[was/were] + [present participle]
Use the past continuous to show an ongoing action in the past, especially if the action was interrupted by another action. It’s also used for habitual actions that occurred in the past but not in the present. It’s usually used with adverbs like always or adverb phrases like all the time.
My dog was whimpering in his sleep when the TV woke him up.
As kids, my friends and I were always getting into trouble.
Past perfect continuous
[had] + [been] + [present participle]
The past perfect continuous tense is used just like the past perfect tense, except it describes ongoing actions that happened in the past instead of a one-time occurance. It’s often used with the words when, until, and before to connect it to another past action.
Before he got his first job as a writer, he had been working as a proofreader.
I had been living on my friend’s couch for a year until they kicked me out.
The simple present is the most basic of the English tenses. It’s used for individual actions or habitual actions in the present.
Often the simple present is just the root verb with no changes or additions. The main exception to this is when the subject is third person and singular. In this case you add the suffix –s. If the verb ends in o, ch, sh, th, ss, gh, or z, you add –es. If the verb ends in a consonant and y (and the subject is third-person singular), drop the y and add –ies.
Today I feel like a million bucks!
My brother carries the groceries while my sister stays on the couch.
[have/has] + [past participle]
Although it’s quite common, the present perfect is one of the most difficult English verb tenses. It is used to describe a few different types of actions, including:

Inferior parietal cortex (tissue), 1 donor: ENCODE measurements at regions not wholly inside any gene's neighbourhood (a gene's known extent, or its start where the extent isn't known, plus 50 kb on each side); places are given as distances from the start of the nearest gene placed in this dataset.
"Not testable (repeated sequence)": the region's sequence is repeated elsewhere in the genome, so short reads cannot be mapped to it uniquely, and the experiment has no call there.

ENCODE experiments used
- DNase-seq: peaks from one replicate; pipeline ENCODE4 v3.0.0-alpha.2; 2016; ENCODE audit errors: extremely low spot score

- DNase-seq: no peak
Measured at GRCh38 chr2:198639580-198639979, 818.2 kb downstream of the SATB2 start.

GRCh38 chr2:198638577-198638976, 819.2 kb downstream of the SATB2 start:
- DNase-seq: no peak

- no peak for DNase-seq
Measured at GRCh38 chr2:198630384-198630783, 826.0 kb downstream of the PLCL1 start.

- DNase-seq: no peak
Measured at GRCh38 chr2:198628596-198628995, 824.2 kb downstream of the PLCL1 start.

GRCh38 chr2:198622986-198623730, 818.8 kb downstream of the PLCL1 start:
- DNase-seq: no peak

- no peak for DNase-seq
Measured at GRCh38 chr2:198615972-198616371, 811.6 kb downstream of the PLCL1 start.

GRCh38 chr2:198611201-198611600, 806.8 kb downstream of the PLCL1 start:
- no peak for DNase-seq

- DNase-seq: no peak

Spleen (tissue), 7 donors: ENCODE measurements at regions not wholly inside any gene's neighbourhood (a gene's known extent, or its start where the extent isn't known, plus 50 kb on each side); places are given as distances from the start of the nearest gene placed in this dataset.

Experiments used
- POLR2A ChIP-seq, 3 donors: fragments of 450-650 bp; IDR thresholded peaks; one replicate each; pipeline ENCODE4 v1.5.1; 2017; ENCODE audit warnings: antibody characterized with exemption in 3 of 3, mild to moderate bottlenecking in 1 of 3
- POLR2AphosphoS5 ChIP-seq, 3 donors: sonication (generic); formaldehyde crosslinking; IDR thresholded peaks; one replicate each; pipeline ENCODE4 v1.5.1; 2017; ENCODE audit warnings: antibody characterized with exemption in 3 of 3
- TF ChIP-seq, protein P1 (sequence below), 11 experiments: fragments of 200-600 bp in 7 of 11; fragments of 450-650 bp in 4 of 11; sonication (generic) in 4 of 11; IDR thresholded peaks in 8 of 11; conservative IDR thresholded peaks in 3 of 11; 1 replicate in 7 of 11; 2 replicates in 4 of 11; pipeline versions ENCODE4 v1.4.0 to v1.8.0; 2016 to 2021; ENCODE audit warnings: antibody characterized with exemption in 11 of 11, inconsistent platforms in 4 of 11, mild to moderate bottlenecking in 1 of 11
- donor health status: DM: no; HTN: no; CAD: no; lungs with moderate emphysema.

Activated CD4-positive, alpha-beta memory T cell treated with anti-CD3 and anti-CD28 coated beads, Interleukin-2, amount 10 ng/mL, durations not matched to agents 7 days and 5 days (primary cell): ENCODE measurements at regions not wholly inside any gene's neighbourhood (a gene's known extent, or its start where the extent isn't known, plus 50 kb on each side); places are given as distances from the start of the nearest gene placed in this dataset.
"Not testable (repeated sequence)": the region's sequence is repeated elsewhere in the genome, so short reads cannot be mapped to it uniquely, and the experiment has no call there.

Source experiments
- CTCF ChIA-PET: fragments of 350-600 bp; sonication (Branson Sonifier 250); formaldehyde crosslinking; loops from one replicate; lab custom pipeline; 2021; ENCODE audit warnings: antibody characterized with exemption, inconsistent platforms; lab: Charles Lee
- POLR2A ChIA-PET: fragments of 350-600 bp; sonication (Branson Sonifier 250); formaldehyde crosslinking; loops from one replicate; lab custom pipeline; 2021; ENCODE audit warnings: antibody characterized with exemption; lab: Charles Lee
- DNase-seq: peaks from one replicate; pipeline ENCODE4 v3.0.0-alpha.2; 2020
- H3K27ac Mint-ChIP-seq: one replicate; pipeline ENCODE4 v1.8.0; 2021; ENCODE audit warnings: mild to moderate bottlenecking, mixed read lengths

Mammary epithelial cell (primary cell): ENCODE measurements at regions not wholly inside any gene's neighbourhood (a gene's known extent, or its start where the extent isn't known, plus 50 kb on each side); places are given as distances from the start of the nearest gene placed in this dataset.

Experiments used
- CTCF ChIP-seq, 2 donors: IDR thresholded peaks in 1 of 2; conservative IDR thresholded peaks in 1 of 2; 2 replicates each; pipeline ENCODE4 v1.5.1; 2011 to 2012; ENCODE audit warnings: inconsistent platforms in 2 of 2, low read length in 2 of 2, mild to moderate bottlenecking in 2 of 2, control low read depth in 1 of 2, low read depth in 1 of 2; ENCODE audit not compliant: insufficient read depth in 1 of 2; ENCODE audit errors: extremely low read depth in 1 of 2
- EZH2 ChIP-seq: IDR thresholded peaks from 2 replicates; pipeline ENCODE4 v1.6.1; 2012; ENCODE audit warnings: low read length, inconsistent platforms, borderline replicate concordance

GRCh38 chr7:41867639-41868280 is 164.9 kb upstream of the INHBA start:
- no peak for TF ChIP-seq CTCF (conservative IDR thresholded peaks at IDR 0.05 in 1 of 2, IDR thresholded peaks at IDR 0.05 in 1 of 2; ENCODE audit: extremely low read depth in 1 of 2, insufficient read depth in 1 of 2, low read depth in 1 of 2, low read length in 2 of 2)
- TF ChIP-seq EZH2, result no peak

- an ongoing action started in the past that is not yet completed
- the same action completed multiple times in the past and likely to be completed again
- an action completed very recently (usually with just or now)
- an uncompleted action that is expected to be finished (in the negative)
Additionally, the present perfect can be used to emphasize the significance of a completed action, especially one that happened over time.
We have tricked him every April Fool’s Day since we were kids.
My niece has grown so much this year!
[am/is/are] + [present participle]
Use the present continuous to show an action happening right now or in the near future.
I am reading The Hitchhiker’s Guide to the Galaxy for the fifth time!
We are eating pizza tonight.
Present perfect continuous
[have/has] + [been] + [present participle]
The present perfect continuous shows an ongoing action in the present that was started in the past. It is often used to emphasize the length of time.